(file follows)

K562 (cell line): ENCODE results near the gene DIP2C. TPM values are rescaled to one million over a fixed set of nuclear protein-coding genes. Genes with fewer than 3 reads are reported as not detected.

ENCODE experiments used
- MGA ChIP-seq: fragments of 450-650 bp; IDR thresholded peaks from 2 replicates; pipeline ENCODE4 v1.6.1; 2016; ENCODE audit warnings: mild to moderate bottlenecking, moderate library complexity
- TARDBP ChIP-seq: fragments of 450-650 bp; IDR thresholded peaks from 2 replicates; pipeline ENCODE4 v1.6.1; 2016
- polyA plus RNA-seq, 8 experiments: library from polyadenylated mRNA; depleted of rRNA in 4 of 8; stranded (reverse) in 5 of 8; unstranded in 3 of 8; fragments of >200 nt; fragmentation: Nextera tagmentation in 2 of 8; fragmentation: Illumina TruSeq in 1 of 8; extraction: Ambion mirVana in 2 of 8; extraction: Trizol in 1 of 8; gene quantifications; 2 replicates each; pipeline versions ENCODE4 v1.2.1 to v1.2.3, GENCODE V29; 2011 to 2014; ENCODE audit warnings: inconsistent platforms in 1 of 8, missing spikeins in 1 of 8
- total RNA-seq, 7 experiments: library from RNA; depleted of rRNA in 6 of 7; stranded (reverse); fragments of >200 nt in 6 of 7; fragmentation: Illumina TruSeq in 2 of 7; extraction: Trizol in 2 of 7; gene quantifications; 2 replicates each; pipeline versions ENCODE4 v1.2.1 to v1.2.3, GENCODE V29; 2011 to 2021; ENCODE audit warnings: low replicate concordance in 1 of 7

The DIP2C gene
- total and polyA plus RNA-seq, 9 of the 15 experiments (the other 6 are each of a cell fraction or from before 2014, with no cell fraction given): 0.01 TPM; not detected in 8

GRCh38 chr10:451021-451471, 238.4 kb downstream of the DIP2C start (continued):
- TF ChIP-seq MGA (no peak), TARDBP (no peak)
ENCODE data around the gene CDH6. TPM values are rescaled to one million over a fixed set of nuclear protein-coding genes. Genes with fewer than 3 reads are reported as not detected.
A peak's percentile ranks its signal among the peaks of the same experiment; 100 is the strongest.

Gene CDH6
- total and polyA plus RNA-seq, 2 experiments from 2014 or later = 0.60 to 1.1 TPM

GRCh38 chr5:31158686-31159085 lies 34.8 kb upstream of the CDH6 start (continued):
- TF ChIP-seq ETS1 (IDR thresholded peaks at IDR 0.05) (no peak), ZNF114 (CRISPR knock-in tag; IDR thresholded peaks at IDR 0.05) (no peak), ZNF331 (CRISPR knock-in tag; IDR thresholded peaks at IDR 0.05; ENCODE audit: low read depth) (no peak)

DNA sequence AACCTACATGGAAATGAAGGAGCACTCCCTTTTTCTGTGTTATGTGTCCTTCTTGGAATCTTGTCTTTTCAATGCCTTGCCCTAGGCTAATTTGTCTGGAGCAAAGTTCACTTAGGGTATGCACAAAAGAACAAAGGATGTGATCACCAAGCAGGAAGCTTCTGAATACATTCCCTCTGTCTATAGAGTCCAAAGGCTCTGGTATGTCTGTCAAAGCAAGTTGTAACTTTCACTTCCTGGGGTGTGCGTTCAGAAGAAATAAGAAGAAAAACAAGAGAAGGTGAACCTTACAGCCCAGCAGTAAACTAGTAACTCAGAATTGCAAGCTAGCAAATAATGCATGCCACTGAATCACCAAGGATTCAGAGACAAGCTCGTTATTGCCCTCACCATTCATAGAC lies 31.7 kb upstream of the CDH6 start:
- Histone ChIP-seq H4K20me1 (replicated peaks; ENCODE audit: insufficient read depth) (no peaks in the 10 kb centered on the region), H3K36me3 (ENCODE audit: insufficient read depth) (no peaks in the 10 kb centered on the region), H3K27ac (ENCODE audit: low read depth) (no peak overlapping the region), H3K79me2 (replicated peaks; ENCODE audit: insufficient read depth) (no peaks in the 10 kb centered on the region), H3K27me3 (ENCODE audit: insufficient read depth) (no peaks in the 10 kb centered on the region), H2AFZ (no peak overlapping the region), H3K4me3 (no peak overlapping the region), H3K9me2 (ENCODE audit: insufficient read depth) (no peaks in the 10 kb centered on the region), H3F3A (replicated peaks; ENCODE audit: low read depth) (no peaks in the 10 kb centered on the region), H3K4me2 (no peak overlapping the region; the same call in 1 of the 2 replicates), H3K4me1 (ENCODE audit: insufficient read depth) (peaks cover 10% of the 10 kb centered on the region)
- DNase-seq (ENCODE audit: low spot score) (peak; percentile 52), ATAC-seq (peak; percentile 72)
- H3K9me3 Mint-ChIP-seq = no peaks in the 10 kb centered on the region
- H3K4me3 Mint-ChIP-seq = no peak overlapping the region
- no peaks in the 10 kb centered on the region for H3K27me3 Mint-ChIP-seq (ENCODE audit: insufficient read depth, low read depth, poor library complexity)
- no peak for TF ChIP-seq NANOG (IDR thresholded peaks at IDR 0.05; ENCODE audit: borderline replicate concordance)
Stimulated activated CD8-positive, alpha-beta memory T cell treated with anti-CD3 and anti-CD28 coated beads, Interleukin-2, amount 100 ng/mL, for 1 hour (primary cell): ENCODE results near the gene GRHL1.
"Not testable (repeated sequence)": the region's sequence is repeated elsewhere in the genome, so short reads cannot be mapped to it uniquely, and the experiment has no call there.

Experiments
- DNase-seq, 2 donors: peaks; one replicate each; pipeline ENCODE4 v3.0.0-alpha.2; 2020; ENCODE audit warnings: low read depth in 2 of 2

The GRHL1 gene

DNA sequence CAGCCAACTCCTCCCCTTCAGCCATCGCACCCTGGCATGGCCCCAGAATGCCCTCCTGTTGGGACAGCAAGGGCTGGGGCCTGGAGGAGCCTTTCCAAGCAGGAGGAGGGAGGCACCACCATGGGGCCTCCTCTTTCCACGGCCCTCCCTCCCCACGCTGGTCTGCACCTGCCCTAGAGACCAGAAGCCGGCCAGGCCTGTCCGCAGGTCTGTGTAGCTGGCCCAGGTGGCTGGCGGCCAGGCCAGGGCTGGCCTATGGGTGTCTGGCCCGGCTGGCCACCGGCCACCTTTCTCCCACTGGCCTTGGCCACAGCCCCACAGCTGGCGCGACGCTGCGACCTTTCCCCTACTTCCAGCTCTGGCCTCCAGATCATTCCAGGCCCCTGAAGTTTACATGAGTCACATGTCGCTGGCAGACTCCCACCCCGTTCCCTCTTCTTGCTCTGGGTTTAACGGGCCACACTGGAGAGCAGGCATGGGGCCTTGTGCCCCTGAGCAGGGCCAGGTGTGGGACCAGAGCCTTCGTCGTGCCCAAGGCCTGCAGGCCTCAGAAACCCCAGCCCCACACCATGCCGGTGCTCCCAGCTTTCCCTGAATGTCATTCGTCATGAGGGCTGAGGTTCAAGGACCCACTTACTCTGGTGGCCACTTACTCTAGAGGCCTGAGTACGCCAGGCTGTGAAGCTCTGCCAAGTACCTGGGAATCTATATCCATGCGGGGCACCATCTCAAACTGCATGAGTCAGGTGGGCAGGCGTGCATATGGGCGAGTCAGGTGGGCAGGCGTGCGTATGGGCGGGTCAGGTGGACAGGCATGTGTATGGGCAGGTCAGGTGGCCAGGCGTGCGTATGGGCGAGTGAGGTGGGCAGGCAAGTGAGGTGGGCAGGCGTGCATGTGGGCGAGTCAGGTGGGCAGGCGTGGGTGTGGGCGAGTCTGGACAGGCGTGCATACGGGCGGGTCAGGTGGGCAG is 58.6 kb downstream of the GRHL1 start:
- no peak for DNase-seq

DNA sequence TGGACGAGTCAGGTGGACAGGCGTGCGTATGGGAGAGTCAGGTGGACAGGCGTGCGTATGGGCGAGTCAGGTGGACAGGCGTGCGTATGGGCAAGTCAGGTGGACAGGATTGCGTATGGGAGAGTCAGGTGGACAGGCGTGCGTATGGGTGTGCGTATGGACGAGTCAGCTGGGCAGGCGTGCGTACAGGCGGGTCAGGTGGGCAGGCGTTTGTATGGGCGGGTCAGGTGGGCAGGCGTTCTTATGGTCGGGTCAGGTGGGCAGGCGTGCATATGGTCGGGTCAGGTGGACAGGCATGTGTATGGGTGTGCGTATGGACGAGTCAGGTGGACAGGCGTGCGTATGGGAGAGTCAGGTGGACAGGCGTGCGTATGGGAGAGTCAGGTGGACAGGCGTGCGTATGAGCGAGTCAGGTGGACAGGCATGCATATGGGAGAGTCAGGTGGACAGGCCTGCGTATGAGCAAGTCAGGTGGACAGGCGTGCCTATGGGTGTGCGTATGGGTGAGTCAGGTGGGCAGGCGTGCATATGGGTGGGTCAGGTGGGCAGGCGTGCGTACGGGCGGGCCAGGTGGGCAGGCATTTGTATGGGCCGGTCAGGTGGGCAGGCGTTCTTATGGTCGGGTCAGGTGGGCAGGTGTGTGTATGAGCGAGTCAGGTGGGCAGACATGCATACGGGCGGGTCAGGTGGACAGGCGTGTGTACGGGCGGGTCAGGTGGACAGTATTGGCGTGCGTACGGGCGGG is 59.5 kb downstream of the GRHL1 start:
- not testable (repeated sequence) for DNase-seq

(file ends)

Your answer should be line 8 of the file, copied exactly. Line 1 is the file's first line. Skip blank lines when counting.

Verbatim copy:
- total and polyA plus RNA-seq, 9 of the 15 experiments (the other 6 are each of a cell fraction or from before 2014, with no cell fraction given): 0.01 TPM; not detected in 8